In advance of the Supreme Court’s announcement on whether it will hear the case of Harmon v. Kimmel, which challenges rent regulation laws in New York City. NYU’s Furman Center’s fact brief details the number of rent stabilized units in NYC, and provides both demographic and socioeconomic data comparing the tenants inhabiting these units with tenants in market rate units.
“In Harmon v. Kimmel, petitioner James D. Harmon argues that rent stabilization is a violation of several provisions of the United States Constitution,” said Vicki Been, director of the Furman Center for Real Estate and Urban Policy. “The case would have broad implications forNew York City’s rental market, approximately 47% percent of which is subject to rent control or rent stabilization laws.”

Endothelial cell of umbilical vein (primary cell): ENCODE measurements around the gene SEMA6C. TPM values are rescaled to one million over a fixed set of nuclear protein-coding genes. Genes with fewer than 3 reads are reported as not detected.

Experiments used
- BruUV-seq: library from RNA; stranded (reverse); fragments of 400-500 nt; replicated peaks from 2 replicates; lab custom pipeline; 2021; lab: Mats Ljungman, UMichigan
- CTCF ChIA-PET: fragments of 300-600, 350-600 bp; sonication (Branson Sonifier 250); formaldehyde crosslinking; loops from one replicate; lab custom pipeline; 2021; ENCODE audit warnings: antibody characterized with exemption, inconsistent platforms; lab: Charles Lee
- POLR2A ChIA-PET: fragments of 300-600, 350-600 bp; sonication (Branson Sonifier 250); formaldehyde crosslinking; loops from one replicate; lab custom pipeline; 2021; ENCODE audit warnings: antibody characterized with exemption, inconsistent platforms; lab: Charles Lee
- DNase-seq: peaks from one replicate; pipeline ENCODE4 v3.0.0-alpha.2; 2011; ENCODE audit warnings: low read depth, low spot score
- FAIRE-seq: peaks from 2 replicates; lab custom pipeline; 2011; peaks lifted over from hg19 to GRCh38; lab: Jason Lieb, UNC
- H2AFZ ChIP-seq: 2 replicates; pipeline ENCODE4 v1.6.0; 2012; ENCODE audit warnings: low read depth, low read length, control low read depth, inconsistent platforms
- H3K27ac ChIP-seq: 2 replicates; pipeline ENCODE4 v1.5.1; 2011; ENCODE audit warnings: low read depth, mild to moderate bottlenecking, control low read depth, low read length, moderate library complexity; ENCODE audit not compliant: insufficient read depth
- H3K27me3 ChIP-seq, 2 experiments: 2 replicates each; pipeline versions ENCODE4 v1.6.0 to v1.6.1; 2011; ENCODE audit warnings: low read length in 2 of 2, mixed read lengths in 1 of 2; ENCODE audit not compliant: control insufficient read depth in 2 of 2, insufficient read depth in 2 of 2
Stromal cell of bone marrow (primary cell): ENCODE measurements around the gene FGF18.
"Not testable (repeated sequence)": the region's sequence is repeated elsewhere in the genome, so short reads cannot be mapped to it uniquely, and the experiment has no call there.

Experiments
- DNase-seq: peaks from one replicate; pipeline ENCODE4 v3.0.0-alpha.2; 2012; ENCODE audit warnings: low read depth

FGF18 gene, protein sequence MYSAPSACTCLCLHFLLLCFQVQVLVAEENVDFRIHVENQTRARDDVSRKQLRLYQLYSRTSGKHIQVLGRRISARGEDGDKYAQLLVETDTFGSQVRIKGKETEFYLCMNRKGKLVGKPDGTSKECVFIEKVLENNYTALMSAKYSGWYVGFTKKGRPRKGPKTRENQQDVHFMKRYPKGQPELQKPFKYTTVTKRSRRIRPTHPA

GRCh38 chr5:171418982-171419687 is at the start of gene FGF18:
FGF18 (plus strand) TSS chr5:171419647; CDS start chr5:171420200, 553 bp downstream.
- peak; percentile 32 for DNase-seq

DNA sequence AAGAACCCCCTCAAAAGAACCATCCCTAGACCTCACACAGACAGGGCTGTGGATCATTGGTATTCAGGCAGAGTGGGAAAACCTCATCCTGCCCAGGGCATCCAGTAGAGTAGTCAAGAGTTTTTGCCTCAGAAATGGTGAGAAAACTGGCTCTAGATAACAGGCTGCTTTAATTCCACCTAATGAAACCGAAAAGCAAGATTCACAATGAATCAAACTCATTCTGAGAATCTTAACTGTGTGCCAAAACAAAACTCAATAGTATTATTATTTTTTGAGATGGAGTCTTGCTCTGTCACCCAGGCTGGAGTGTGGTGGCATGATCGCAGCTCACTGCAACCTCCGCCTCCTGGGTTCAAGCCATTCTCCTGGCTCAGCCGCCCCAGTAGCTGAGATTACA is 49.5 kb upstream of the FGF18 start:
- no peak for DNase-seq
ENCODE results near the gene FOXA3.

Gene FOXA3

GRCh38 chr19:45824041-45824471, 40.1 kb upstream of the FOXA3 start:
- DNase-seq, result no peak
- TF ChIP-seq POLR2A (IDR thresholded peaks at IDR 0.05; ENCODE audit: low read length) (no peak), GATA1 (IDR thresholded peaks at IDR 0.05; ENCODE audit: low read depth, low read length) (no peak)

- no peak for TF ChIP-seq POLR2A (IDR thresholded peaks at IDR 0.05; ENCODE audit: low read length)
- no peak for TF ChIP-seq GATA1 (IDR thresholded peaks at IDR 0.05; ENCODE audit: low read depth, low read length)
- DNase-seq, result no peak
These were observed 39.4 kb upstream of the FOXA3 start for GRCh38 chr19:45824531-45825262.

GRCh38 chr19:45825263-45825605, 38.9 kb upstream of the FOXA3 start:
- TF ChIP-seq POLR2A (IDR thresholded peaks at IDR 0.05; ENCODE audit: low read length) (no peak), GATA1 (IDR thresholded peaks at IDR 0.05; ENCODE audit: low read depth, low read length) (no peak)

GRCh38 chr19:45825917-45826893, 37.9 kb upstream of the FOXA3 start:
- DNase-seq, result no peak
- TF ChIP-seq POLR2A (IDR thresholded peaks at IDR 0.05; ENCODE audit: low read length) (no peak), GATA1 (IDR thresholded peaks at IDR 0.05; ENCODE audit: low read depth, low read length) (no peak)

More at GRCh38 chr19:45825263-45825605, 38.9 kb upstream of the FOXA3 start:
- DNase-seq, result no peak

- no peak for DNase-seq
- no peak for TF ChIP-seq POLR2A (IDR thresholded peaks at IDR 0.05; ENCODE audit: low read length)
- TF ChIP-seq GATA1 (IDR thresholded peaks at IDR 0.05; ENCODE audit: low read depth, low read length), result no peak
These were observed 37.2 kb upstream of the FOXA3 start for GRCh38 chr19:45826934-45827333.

The case of Harmon v. Kimmel challenges rent control and rent stabilization laws that have existed in NYC since the 1940’s, which allows “more than 1 million city residents to pay artificially low rents,” according to WNYC. The Supreme Court can choose at any time between now and June to take the case, or to not hear it at all (which would mean the law would stay in place).
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